And keep your hands off currencies that, like One Coin, are already suspected of operating fraudulently. The accusations against One Coin may or may not be true, but if they are, you certainly don't want to be one of the victims of the One Coin Scam.

Is it still worth investing in Bitcoin in 2021? And what about the other major cryptocurrencies? You can read that and more here.

Our recommendation: Buy cryptos with eToro

Incl. wallet
Buy and sell cryptocurrencies directly in the wallet
Paypal, credit card and instant bank transfer
Regulated provider
Real cryptos or CFD trades


What are the different types of Bitcoin Scam?

Scammers have developed various scams. For example, beware of Bitcoin extortion, fake Bitcoin exchanges, crypto giveaways, identity theft, malware, phishing mails and phishing websites, the Ponzi scheme, pump n dump, pyramid schemes, ransomware, scam coins and scam wallets.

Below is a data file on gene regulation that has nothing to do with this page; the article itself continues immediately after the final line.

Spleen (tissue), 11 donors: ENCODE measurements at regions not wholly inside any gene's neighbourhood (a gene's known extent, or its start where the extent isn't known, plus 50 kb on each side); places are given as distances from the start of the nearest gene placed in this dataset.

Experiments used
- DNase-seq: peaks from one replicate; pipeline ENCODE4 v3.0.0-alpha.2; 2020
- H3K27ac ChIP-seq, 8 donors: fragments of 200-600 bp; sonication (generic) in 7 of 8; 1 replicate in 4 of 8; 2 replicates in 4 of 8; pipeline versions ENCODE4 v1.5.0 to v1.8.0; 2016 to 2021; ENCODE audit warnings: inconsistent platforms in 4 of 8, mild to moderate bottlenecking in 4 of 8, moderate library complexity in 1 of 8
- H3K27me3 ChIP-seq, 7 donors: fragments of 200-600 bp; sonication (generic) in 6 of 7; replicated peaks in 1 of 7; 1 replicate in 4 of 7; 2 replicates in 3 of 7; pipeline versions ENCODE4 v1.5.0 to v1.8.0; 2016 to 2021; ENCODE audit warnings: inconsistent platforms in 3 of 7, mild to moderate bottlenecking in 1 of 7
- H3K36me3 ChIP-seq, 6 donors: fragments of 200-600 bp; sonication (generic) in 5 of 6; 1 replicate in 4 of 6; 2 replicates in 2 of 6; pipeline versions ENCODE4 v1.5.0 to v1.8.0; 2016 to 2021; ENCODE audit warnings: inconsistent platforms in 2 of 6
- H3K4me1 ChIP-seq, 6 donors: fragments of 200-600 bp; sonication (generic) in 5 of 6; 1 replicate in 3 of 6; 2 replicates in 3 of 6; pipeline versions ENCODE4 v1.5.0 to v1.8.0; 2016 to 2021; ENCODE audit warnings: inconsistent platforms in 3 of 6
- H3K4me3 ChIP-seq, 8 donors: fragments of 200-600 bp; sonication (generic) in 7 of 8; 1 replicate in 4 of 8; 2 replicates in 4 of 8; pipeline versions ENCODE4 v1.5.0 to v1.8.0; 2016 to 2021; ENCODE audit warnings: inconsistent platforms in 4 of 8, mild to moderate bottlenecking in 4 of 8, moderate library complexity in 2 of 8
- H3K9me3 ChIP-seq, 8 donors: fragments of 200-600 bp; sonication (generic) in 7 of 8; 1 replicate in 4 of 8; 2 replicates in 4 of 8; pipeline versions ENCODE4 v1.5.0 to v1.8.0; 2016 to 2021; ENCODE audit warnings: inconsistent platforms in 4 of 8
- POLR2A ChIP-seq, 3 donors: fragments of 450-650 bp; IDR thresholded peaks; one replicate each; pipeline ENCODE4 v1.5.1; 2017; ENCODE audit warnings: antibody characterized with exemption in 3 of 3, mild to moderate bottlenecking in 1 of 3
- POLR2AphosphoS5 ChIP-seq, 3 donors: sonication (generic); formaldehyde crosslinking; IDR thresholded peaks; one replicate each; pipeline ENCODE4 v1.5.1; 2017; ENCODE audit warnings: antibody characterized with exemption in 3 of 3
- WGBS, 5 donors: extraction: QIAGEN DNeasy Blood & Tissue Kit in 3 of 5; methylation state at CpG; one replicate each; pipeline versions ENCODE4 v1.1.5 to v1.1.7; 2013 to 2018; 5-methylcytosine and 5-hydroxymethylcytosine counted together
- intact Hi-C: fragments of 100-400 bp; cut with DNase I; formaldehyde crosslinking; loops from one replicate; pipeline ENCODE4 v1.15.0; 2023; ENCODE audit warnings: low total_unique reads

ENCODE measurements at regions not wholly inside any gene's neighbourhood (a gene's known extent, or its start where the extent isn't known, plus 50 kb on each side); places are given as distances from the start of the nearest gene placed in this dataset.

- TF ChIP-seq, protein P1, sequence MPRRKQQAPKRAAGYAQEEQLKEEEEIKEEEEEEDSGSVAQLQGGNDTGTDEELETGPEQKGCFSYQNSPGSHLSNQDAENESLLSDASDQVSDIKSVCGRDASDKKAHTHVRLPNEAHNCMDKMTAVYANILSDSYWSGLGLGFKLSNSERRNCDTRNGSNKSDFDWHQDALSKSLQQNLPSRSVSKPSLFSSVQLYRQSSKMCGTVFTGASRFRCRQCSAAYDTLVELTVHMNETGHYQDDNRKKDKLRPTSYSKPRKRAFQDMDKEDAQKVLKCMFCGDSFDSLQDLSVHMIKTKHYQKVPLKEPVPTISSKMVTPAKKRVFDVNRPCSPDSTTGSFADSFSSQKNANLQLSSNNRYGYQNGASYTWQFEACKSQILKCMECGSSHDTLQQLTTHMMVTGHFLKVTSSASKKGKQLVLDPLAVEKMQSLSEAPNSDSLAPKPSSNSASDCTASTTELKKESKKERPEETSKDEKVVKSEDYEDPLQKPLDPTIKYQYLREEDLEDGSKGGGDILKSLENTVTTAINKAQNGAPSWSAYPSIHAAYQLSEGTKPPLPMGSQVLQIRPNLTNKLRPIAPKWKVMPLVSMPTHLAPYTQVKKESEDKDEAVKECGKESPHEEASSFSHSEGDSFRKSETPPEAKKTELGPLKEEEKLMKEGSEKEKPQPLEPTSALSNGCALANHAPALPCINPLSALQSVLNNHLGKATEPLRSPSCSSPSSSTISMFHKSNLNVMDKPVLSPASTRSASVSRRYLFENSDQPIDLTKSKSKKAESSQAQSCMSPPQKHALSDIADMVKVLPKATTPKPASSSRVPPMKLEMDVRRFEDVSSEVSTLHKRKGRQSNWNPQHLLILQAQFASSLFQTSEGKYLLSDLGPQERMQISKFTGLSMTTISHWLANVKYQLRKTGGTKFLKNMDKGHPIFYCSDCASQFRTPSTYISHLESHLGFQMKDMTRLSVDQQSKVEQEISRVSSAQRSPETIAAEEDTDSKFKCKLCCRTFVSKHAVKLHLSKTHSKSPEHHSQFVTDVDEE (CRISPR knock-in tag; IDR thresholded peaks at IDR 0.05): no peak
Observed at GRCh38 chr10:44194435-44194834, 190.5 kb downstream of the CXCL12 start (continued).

How can I protect myself?

The article explains some helpful defence strategies. But most importantly, it remains important to never disregard the need for caution. Does an offer sound too good to be true? Then it might be a scam. No one on the Internet wants to give you money, so if you come across a dubious offer, first ask yourself the question.
ask yourself the question first: What does the other person get out of it?

I think I've been caught in a Bitcoin Scam! What can I do now?

Here on CryptoImprovementFund we have created a guide for such cases. Just follow the link above the FAQs.

Why are cryptocurrencies in particular so often abused for scams?

The blockchain provides a high degree of anonymity. Therefore, it is obvious that black sheep realise their scams with the help of the coins because prosecution is more difficult.

About the author

Hi there, my name is Zalman Weinberg. I'm enthusiast with over 7 years of experience in cryptocurrencies and blockchain. Professional Trader providing Blockchain solutions to Startups and Enterprises. Expert in all cryptocurrency exchange APIs (BitMEX, Bittrex, Binance, Bitfinex, Kraken, Poloniex, Gdax etc.). I have also worked with multiple Forex broker APIs.